ZENOBIA JULY BY LISA BUNKER | BOOK REVIEW

Zenobia July shows us the importance of love, compassion, finding ones’ place in the world and helps to elaborate the complex topics.

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Zenobia July is another one that the main topic of interest is gender, yet I think there was some work that could have been done more when it comes to gender issues and how we could do better as human beings, the story follows a diverse cast of characters in high school, each trying to figure out who they are which I loved seeing the whole process, the messy thoughts.

SYNOPSIS
Zenobia July is starting a new life. She used to live in Arizona with her father; now she’s in Maine with her aunts. She used to spend most of her time behind a computer screen, improving her impressive coding and hacking skills; now she’s coming out of her shell and discovering a community of friends at Monarch Middle School. People used to tell her she was a boy; now she’s able to live openly as the girl she always knew she was.When someone anonymously posts hateful memes on her school’s website, Zenobia knows she’s the one with the abilities to solve the mystery, all while wrestling with the challenges of a new school, a new family, and coming to grips with presenting her true gender for the first time. Timely and touching, Zenobia July is, at its heart, a story about finding home.

Publisher – Viking Books for Young Readers
Publication Date – May 21st, 2019
Series – Stand-alone
Genre – LGBT/Contemporary

The struggle and all in such a unique and realistic way.

In addition to Zen being trans, there are her aunts (a married same-sex couple, who never were labelled as lesbian/bi/pan/whatever), a drag queen, a non-binary character, and another trans character.

While there were a lot fewer hurtful comments and situations than normal with a few characters having trouble accepting Zen’s identity, it’s made clear that she is who she is and her experience made her more understanding towards what others are going through.

We were more or less shown the struggle Zen is going through In being a girl, acting like one or behaving like one with an inexperience aunt, there was mention of Zen’s past which clearly involves a bunch of religiously-based trans-phobia and enforced gender norms, and the adolescents reacting to gender identity all with a hint of emotional abuse from Zen past before she came to her aunt.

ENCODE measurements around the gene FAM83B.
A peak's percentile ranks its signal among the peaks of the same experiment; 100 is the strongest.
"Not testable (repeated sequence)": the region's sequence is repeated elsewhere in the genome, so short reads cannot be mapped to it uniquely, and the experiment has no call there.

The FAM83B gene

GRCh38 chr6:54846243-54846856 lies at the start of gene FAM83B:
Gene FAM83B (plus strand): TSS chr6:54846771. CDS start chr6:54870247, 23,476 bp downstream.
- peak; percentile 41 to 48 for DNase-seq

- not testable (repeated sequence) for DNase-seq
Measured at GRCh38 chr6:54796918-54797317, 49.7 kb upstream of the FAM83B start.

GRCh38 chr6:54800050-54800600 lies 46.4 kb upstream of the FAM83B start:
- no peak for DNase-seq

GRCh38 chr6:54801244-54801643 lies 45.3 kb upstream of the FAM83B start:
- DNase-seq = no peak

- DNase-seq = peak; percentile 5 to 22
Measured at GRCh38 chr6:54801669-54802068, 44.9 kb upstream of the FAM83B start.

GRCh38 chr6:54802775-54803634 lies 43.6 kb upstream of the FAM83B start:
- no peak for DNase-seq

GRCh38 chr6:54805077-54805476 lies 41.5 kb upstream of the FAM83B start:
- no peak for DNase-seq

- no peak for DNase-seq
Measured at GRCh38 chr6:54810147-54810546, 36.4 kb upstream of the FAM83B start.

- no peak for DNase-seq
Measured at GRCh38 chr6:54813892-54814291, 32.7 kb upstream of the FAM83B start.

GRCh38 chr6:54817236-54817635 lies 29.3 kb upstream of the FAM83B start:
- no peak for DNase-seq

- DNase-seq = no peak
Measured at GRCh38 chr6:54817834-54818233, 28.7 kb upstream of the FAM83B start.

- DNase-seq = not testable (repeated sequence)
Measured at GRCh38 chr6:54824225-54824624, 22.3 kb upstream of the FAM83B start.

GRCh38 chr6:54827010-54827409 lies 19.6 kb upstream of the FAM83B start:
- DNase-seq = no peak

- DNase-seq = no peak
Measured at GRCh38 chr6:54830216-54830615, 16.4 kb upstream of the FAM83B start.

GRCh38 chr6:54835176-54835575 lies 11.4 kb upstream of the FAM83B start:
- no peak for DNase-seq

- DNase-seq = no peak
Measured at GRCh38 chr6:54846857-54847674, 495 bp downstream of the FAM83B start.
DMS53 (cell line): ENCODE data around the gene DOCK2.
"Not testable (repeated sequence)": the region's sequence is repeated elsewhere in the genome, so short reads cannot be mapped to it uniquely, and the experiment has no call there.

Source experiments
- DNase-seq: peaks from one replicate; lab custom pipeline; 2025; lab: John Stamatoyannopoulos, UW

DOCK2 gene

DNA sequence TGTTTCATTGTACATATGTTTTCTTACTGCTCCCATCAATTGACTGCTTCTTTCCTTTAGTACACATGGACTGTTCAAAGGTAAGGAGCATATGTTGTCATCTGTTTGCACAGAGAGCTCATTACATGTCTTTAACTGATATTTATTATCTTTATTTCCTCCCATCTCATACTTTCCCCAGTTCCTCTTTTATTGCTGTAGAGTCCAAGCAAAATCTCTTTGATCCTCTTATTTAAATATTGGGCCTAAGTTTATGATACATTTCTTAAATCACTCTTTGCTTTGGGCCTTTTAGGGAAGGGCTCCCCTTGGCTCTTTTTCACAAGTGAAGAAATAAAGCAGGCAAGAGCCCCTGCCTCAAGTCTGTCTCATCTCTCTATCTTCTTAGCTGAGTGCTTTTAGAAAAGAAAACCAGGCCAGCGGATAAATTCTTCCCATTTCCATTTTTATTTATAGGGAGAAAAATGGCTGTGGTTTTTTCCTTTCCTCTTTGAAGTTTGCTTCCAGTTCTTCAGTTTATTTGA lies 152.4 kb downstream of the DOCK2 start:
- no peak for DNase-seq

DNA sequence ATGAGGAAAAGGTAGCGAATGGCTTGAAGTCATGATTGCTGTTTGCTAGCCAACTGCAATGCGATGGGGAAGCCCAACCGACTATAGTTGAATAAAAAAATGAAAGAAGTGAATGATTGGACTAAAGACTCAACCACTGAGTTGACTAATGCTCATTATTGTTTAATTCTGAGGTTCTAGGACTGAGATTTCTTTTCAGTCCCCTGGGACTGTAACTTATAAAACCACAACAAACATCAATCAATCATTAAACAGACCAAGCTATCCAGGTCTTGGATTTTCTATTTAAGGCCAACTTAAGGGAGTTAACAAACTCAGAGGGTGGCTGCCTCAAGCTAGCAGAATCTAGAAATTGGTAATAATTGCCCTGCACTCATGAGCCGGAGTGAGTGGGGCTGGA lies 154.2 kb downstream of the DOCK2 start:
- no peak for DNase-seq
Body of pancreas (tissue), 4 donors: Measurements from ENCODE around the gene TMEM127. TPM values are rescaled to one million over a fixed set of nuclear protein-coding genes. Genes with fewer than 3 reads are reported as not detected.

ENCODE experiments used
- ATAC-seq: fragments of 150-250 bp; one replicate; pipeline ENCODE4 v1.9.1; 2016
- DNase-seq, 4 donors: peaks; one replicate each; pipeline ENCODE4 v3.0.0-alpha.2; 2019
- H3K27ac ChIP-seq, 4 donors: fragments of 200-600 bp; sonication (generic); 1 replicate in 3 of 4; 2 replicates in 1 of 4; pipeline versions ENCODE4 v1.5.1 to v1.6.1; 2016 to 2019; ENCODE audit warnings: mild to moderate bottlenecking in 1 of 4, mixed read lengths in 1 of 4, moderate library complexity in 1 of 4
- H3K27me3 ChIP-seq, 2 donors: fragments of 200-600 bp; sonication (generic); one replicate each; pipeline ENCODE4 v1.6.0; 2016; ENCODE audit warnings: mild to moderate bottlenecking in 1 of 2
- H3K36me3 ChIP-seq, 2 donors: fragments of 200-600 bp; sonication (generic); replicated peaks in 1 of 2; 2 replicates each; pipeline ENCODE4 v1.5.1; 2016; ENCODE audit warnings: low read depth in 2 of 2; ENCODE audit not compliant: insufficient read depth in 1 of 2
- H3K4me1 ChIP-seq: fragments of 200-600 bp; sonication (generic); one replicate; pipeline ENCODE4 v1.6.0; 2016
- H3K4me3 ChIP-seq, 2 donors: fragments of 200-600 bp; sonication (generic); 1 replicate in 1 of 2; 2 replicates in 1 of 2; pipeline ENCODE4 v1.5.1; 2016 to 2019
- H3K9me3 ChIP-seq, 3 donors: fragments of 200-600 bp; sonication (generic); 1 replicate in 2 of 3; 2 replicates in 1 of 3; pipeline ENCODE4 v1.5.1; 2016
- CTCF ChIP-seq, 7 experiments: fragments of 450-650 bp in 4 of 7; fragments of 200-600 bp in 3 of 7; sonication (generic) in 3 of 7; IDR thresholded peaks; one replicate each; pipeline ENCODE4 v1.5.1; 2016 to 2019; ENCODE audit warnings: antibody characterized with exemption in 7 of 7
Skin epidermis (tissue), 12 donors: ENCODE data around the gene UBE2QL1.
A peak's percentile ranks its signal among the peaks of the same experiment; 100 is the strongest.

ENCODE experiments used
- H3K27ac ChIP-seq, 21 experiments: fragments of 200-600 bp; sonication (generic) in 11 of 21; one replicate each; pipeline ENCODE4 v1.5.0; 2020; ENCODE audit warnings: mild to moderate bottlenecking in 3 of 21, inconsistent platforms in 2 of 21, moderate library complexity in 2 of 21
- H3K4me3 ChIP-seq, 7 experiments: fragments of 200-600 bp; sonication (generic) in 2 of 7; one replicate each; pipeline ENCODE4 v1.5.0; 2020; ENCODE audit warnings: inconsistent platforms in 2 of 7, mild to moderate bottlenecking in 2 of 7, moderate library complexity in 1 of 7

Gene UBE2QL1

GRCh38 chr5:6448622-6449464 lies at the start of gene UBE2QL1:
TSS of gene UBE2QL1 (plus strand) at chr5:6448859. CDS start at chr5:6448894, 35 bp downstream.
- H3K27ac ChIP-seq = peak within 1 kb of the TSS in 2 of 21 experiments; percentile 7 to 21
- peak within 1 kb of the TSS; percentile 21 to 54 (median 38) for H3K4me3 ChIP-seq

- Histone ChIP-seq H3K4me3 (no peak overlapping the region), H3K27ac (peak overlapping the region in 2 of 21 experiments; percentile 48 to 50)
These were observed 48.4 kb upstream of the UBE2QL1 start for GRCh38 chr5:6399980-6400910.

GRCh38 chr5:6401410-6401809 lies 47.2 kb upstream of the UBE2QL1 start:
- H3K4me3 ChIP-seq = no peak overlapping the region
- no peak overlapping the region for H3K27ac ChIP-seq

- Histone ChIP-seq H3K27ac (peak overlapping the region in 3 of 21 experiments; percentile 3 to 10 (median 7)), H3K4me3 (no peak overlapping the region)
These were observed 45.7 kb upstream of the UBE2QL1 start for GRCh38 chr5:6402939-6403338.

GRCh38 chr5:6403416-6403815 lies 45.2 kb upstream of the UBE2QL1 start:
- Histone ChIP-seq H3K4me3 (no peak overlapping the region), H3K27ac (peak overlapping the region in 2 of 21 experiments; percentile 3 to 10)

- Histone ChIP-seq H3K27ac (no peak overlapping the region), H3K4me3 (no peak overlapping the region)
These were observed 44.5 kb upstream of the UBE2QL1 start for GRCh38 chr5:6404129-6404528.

On The Blog: Read the review of These Witches Don’t Burn.

I felt like Zenobia July could have handled the quarrel between the friends, much better, while others were pretty much amazed by the Zenobia hacker skill, I was not as it was so unrealistic in the way she handled and controlled another character in the game which didn’t do it for me and at the beginning of the book. I felt like the writing was a bit difficult to follow up.

“How can they not know? It just keeps happening that nobody sees and so I’ve kept going, but I’m always waiting for the hammer to fall, and I hate having this hammer over my head. I hate it”

Zenobia

Zenobia July shows us the importance of love, compassion, and finding one’s place in the world and helps to elaborate the complex topics understandable to any age while spreading a very positive message.

It is one of those books that definitely has the potential to have a profound impact on a reader’s life while thinking about their view of society and the world in general, we can also find a lot of complicated family relationships and oh yes there was Uncle SPRINK (a drag by the way).

Almost everything was tied up a bit too easily I will say it was expected for a middle-grade book although the ending was a bit rushed.

In general, the story is pretty adequate and well elaborated for a middle-grade book while telling us that remaining strong and never in doubt of yourself and also help you get over the many struggles in your path.


Let Chat

  • Do you think the book ‘Zenobia July’ could have handled the conflict better?
  • When it comes to coming out book what is your favourite part? And What do you believe could have been done better?
  • Can you recommend any coming-out books?

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